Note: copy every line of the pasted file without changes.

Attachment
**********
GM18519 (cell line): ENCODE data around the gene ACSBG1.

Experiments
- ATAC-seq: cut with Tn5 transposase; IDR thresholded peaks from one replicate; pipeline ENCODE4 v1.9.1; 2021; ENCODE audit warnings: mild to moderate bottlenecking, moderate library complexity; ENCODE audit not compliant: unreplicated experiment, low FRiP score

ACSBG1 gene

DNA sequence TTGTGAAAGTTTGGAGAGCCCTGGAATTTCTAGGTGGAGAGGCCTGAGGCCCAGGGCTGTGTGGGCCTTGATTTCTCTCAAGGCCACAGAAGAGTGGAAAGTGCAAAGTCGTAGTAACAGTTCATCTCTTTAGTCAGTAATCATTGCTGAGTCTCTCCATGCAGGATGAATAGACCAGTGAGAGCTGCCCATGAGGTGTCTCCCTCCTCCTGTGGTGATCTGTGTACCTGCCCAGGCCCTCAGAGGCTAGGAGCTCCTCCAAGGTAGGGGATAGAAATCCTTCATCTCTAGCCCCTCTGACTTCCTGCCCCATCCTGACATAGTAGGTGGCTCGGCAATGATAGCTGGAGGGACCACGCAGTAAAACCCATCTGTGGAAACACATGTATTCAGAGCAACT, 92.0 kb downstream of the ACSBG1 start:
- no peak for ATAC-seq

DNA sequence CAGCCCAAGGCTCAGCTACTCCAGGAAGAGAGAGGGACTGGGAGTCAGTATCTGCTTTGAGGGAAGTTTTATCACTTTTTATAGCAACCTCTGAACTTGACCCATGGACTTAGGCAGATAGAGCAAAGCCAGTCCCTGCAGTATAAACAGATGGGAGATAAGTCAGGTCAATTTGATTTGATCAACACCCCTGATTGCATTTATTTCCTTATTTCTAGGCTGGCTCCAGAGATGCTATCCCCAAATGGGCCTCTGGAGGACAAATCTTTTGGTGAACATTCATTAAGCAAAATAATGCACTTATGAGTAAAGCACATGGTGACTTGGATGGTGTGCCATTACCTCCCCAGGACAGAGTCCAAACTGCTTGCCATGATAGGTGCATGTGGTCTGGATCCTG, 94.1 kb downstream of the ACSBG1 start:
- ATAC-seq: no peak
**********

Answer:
GM18519 (cell line): ENCODE data around the gene ACSBG1.

Experiments
- ATAC-seq: cut with Tn5 transposase; IDR thresholded peaks from one replicate; pipeline ENCODE4 v1.9.1; 2021; ENCODE audit warnings: mild to moderate bottlenecking, moderate library complexity; ENCODE audit not compliant: unreplicated experiment, low FRiP score

ACSBG1 gene

DNA sequence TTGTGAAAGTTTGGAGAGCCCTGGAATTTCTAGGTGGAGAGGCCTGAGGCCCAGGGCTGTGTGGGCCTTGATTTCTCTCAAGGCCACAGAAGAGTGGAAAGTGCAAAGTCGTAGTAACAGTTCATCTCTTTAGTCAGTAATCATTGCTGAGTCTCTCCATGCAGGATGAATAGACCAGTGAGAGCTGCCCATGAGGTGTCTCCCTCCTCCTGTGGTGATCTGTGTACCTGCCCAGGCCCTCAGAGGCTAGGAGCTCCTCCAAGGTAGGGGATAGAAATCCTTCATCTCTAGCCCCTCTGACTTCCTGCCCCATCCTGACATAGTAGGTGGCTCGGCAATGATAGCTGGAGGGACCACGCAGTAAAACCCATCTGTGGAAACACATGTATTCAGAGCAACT, 92.0 kb downstream of the ACSBG1 start:
- no peak for ATAC-seq

DNA sequence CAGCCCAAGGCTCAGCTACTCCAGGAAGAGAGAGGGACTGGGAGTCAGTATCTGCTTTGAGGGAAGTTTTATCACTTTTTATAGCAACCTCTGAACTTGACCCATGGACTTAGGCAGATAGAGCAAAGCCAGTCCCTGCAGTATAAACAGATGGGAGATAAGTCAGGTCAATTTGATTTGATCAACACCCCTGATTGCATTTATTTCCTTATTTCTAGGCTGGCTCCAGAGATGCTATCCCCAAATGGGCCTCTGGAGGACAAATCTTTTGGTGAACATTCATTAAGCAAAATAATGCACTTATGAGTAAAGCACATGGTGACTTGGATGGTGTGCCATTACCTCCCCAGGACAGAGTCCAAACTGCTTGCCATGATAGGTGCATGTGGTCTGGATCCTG, 94.1 kb downstream of the ACSBG1 start:
- ATAC-seq: no peak